The Second Coming by W.B. Yeats:

Turning and turning in the widening gyre
The falcon cannot hear the falconer;
Things fall apart; the centre cannot hold;
Mere anarchy is loosed upon the world,
The blood-dimmed tide is loosed, and everywhere
The ceremony of innocence is drowned;
The best lack all conviction, while the worst
Are full of passionate intensity.

Surely some revelation is at hand;
Surely the Second Coming is at hand.
The Second Coming! Hardly are those words out
When a vast image out of Spiritus Mundi
Troubles my sight: somewhere in sands of the desert
A shape with lion body and the head of a man,
A gaze blank and pitiless as the sun,
Is moving its slow thighs, while all about it
Reel shadows of the indignant desert birds.
The darkness drops again; but now I know
That twenty centuries of stony sleep
Were vexed to nightmare by a rocking cradle,
And what rough beast, its hour come round at last,
Slouches towards Bethlehem to be born?

What does the phrase "The ceremony of innocence" mean here? From a quick look online, one interpretation I found is that the ceremony of innocence refers to christian baptism, but that doesn't sound quite right to me (how do you drown an actual ceremony?).

One idea I had is that maybe "ceremony of innocence" refers to people pretending to be innocent, so the lines "The blood-dimmed tide is loosed, and everywhere
The ceremony of innocence is drowned;" mean that humanities evil deeds (the blood-dimmed tide) are so numerous that there is no point for anyone to pretend to be innocent.

Can anyone suggest other interpretations?


6 Answers 6


His usage of similar imagery in A Prayer for My Daughter shows some of his thinking on connections between ceremony and innocence.

And may her bridegroom bring her to a house
Where all's accustomed, ceremonious;
For arrogance and hatred are the wares
Peddled in the thoroughfares.
How but in custom and in ceremony
Are innocence and beauty born?
Ceremony's a name for the rich horn,
And custom for the spreading laurel tree.

The ceremonious order of a good home is the source of innocence.


I put "Yeats ceremony of innocence" on Google and saw lots of speculation/interpretation just in the first page of results.

Yeats uses the term "ceremony of innocence" to harken back to the ordered, structured, ceremonial world of pre-war Europe. Yeats mourns what he sees as the loss of an aristocratic order. Instead of order, the world is now awash in bloody chaos or anarchy.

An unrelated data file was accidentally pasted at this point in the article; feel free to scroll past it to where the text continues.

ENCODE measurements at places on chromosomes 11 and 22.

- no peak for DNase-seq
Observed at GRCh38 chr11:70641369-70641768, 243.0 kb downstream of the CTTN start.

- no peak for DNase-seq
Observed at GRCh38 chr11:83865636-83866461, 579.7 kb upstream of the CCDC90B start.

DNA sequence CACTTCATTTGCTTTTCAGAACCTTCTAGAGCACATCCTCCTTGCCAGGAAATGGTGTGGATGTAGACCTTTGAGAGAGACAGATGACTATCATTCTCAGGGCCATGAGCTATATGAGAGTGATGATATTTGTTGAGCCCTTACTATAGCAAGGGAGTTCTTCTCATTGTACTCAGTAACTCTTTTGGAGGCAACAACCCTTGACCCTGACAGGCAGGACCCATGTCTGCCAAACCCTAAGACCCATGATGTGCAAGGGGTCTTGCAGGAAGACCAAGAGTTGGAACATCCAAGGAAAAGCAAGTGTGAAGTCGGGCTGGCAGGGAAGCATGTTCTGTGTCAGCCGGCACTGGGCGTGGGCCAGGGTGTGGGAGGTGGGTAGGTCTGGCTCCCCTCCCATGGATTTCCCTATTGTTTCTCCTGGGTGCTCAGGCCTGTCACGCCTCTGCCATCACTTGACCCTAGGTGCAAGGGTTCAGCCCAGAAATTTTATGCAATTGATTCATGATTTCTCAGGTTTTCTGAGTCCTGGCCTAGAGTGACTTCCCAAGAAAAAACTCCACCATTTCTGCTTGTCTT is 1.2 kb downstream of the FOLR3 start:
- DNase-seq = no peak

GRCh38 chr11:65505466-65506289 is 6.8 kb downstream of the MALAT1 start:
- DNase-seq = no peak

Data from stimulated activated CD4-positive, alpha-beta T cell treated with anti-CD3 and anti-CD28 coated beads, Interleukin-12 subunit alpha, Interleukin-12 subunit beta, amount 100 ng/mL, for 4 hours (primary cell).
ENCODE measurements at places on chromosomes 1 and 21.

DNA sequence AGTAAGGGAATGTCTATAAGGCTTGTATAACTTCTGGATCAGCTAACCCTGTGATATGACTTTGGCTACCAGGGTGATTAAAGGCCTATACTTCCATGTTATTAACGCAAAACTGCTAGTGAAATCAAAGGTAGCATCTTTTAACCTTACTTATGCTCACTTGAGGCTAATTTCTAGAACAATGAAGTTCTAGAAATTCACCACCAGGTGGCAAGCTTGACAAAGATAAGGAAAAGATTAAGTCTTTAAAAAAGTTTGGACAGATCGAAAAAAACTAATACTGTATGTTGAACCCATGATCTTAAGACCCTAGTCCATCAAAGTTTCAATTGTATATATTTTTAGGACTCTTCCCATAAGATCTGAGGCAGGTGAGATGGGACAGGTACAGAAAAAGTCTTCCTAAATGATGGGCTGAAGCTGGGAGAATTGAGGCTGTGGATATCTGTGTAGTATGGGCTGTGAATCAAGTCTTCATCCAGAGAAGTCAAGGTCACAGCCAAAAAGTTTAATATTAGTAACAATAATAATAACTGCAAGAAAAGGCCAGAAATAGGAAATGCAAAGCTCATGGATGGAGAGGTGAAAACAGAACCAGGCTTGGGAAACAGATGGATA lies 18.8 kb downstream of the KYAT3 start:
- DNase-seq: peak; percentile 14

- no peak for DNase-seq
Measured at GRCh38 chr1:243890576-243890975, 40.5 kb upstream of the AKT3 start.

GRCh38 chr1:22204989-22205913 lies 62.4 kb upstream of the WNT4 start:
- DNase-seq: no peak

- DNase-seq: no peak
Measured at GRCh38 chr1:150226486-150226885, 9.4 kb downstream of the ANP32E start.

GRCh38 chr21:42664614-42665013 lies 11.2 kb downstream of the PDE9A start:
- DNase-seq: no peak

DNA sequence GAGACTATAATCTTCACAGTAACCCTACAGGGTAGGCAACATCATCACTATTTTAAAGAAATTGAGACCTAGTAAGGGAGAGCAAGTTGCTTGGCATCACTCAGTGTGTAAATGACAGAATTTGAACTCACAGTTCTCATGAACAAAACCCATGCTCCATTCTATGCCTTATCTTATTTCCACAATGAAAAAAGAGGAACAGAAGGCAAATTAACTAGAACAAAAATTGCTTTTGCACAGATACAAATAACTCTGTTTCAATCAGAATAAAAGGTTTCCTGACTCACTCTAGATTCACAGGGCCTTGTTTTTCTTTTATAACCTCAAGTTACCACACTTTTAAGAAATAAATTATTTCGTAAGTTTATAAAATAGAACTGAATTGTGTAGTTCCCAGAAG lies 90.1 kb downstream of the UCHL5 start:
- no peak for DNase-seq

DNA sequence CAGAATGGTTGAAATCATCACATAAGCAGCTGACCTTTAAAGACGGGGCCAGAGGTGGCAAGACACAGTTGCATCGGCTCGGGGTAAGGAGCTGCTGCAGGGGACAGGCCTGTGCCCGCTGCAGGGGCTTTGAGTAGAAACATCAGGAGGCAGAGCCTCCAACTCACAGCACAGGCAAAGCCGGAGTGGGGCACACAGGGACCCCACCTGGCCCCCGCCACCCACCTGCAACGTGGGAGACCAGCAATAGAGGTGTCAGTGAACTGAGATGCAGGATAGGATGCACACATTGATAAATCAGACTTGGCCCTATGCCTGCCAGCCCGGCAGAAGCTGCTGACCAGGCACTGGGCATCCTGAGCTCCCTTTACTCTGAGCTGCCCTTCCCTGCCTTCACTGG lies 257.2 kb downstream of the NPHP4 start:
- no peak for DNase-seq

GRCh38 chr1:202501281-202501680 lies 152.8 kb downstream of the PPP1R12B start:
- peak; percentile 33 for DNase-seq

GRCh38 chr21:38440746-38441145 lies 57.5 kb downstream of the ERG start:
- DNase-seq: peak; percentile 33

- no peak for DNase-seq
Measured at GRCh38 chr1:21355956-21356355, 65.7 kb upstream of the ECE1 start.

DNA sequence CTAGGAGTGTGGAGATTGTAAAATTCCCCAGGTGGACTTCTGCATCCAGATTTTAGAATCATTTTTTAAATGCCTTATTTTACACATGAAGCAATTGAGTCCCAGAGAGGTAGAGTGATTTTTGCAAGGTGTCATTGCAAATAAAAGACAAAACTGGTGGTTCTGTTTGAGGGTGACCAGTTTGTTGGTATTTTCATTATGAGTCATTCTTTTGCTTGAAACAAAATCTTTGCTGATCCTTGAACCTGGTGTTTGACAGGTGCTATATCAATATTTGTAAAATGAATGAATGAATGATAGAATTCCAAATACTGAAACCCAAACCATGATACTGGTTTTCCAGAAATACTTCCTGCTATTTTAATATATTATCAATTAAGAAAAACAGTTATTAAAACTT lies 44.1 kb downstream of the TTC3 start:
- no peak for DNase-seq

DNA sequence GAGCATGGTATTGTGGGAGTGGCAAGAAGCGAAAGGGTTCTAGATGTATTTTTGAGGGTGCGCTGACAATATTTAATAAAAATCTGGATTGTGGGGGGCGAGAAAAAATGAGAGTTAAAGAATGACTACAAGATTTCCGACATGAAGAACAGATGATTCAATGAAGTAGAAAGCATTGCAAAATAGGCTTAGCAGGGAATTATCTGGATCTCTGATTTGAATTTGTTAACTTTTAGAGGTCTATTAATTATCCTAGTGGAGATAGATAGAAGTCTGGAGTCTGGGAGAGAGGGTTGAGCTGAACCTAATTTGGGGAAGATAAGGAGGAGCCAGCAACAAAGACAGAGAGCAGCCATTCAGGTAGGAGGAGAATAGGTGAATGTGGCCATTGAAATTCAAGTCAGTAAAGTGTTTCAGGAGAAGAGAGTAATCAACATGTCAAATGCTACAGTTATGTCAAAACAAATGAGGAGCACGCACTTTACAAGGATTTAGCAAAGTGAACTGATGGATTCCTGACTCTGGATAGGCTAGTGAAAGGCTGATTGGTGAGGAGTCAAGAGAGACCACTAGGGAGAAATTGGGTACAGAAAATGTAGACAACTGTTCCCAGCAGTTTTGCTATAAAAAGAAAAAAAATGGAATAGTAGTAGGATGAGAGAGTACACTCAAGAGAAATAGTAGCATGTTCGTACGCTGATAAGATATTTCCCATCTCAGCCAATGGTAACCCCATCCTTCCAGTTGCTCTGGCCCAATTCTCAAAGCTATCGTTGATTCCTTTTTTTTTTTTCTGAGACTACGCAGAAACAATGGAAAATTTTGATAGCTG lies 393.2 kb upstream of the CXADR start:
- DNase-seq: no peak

D. Reynolds in What drowns the "ceremony of innocence" in "The Second Coming"?, eNotes.com.

Of course, it's poetry, so any interpretation that makes the poem more robust for you (hooking your emotional response to your understanding of his argument) is the goal.


Biography may matter here:

Yeats had been physically & spiritually initiated into the (gnostic) mystery schools extending from the Egyptians (and before), through the Greeks, to the Rosacrucians and Freemasons (in his times),

The initiation (beginning, origination, going into, entering upon) is effectively the END of innocence (the state of freedom from guilt or wrong; lacking guile or artifice) - by definition. At each challenge/stage/death in the journey, the initiate intones "I am the Gnostic, I am the one who knows."

Overlay that note over "ceremony of innocence" and all the comments/images above are actually applicable and meaningful, but none (including this one) are fully encompassing or fully correct.

Such is the wonder of poetry by genius.

But wow, when you realize that he was suggesting, in 1919, that this end of innocence was happening on a global and totalitarian (Spiritus Mundi) scale ... and that a neo-sphinx-like consciousness was s/lumbering toward being born again.

Their real secret was that, in the end (death), there are no lasting secrets. "Surely some revelation is at hand ..."

The hidden and "secret society" aim Yeats had been initiated into is "to rule ... not only over the more important of the populace, but over the best men of all races, nations and religions, to rule without external force ... the final aim ... nothing less than to win power and riches ... and to obtain mastery of the world." (1785, Adam Weishaupt, founder of the "Illuminati")

A rough beast, indeed.

  • Do you have references for your claims, e.g. that the "secret society" was the Illuminati?
    – bobble
    Sep 12, 2023 at 2:44

The 'ceremony of innocence' is baptism, the ceremony that takes place at the baptismal font, a time of rejoicing. At this baptism, however, it is anything but a joyous occasion as the baptism of innocence is itself 'baptized", drowned in the blood-dimmed tide of mere anarchy that has been loosed upon the world.

  • Yeats was not a practicing Christian.
    – Mary
    May 4, 2022 at 0:37

Maybe hopeful thinking but I would hope and think that The ceremony of innocence is drowned but not dead, possibly to grow and mature in a different place - down below

Innocence does not just relate to Christian baptism and personally - as a foundation that is set - it can’t be removed

  • 1
    Can you explain (through context, biography, etc.) how this would be a valid interpretation in the poem?
    – CDR
    Oct 20, 2023 at 13:00

"The ceremony of innocence is drowned"to my level understanding it means that ceremony of innocence..is the act of being a good faith and hope even though our hope is been drowned. Infact the role of any ceremony is to keep us from forgetting what must not to be forgotten.....

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